Ontario school bus drivers protest bidding process

Small companies can only have one customer under current system, protesters say

February 29, 2012
by Canadian Press

TORONTO: Dozens of yellow school buses circled the Ontario legislature February 27 to protest what they call an unfair process driving family-owned companies out of the student transportation business. Small companies that have operated school buses for generations are going out of business due to a flawed bidding process that is allowing larger companies to outbid them, they said.

Many family-owned companies can only have one customer under the current system, and if they lose a contract bid in the first round they’re out of business, said Steve Hull, president of the Independent School Bus Operators Association of Ontario. Independent bus operators aren’t opposed to competitive bidding, they just want the government to address the flaws in the process, he said.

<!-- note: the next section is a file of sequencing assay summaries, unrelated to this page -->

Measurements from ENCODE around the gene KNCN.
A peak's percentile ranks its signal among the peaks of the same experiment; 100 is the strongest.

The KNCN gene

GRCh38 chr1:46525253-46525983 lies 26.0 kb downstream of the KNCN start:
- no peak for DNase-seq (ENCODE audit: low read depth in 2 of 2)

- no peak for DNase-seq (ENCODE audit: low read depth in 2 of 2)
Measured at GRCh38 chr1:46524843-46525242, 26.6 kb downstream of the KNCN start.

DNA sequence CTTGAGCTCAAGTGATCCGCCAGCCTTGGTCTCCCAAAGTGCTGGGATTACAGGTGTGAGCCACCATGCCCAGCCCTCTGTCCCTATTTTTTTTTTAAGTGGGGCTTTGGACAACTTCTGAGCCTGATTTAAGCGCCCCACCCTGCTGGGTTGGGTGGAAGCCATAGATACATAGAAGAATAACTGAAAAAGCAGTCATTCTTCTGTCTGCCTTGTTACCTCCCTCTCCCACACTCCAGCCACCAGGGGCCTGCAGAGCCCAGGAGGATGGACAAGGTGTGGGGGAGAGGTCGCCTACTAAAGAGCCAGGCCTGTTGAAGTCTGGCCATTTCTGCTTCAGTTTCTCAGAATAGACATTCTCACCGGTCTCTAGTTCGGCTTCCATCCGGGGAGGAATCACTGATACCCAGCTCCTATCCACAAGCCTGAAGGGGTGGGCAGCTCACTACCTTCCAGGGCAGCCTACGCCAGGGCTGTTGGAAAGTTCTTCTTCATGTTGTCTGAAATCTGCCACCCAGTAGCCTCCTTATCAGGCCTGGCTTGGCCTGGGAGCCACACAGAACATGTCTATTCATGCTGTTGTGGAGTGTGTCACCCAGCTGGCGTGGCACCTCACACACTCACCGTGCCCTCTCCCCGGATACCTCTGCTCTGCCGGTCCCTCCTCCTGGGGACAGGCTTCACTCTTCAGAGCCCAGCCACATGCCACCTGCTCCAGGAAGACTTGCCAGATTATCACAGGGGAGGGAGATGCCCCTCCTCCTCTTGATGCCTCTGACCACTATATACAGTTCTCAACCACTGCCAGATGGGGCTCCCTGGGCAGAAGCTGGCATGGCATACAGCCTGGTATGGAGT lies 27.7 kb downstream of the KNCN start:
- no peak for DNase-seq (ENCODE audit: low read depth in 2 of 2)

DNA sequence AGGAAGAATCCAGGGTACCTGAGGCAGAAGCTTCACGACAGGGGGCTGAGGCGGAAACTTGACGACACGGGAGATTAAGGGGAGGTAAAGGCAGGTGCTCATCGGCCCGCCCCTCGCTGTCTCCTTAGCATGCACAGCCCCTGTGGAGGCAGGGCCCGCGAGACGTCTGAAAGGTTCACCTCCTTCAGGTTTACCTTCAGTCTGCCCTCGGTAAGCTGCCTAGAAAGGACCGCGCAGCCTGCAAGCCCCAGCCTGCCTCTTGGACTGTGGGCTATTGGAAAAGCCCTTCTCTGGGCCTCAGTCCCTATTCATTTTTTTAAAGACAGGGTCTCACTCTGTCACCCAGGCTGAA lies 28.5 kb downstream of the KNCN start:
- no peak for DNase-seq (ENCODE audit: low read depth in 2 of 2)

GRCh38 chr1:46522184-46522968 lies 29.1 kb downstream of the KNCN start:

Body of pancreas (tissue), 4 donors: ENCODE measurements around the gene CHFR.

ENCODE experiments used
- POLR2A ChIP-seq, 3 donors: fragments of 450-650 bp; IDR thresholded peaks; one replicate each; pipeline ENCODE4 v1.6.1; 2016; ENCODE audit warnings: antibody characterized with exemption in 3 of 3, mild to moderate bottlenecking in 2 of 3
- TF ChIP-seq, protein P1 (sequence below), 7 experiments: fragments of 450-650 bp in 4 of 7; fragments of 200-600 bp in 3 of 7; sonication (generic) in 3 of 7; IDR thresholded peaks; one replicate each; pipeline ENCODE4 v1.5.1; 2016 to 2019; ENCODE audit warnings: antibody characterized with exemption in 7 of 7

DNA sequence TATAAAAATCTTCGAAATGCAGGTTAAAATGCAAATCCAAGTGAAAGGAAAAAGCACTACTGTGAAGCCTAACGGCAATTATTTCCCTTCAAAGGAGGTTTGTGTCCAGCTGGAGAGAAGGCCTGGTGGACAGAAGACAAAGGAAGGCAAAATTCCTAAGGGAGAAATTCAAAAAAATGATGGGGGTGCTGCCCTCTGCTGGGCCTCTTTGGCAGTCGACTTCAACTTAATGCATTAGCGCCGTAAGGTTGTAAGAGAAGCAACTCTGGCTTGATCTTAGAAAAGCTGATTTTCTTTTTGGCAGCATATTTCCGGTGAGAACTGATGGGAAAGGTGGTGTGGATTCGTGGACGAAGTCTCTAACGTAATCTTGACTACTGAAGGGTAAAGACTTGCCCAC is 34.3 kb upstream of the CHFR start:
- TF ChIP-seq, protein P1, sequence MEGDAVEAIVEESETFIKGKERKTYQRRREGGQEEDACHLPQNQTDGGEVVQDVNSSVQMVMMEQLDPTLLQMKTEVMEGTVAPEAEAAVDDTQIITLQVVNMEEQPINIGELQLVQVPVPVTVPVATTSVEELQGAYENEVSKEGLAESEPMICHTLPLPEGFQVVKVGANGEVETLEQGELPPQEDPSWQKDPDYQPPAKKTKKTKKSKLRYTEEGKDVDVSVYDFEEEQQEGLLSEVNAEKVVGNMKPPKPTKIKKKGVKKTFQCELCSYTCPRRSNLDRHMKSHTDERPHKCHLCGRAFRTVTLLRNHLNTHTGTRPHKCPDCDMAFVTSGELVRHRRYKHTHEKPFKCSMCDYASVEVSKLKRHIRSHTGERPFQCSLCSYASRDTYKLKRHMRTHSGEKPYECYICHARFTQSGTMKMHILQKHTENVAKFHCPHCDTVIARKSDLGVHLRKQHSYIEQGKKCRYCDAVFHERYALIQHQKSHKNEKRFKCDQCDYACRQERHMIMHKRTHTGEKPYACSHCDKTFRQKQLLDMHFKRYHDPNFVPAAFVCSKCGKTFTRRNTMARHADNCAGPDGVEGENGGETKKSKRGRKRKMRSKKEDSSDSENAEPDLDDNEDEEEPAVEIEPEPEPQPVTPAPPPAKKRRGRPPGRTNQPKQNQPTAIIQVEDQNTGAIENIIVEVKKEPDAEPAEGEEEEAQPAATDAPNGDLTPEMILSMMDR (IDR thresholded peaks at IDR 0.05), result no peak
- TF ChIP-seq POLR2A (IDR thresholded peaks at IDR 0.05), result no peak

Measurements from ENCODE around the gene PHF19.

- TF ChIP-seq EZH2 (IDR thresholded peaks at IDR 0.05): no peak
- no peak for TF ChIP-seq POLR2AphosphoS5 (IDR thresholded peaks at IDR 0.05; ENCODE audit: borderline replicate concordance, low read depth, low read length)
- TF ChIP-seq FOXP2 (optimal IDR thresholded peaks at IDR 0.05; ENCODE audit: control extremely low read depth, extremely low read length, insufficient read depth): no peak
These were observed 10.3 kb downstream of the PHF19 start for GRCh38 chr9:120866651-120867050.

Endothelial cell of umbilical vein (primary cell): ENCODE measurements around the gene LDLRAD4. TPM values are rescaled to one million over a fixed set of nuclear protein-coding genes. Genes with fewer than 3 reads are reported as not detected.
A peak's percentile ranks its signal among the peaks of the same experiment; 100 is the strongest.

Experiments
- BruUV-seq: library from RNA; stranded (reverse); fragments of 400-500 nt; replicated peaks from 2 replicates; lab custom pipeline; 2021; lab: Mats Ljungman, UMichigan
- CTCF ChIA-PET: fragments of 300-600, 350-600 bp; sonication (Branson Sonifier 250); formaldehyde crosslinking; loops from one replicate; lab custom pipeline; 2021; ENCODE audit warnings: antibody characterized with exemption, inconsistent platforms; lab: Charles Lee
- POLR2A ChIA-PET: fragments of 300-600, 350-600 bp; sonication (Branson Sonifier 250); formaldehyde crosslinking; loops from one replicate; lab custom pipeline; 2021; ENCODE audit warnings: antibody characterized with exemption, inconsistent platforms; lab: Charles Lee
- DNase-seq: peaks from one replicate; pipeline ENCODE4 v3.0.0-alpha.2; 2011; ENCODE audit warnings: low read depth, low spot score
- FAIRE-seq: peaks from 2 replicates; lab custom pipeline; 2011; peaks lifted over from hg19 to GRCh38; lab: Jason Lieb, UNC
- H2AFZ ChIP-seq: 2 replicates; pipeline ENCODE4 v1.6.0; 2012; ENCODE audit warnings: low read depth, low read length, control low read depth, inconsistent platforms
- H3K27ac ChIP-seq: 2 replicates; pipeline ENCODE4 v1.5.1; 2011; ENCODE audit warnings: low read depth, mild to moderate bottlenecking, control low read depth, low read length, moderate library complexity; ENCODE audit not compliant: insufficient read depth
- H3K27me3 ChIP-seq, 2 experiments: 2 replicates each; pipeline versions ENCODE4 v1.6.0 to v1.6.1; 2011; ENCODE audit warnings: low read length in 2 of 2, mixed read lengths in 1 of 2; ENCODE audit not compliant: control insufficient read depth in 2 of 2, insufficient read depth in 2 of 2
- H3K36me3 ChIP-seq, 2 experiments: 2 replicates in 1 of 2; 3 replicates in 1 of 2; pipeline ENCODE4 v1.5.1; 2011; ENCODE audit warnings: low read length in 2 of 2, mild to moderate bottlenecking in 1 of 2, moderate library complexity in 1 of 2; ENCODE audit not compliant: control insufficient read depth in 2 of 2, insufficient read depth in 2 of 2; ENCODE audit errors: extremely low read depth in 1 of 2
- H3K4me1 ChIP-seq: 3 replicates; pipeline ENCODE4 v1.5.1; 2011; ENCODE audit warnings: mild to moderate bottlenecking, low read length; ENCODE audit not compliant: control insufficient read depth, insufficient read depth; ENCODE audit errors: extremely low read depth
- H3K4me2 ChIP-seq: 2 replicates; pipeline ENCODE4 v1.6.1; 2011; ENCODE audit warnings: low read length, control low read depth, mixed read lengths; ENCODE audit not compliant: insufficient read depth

“There’s some unique economic principles at play here that they need to take into consideration,” Hull said.

When the controversy threatened rural Liberal seats last year, the government announced a temporary moratorium on competitive bidding while it reviewed the process, said Conservative MPP Lisa MacLeod. She also claimed the party is hiding a report by former integrity commissioner Coulter Osborne the Tories believe will highlight deficiencies in the bidding process.

Education Minister Laurel Broten said the ministry never forced school boards to stop the procurement process. It simply told them that they didn’t have to move ahead with it for six months while the government sought advice from Osborne and other stakeholders, but many boards went ahead anyway. Broten didn’t say if she’ll release the Osborne report, saying the ministry is still looking at its recommendations.

Broten said the government is also considering the advice of economist Don Drummond on school busing. Drummond’s austerity report for Ontario noted student transportation costs have increased 34 percent since 2002. He concluded the moratorium on competitive procurement delays the development of an efficient and effective school bus service. The moratorium should be lifted and school boards should be able to charge a “modest”‘ fee for school buses to be set by the province, he recommended.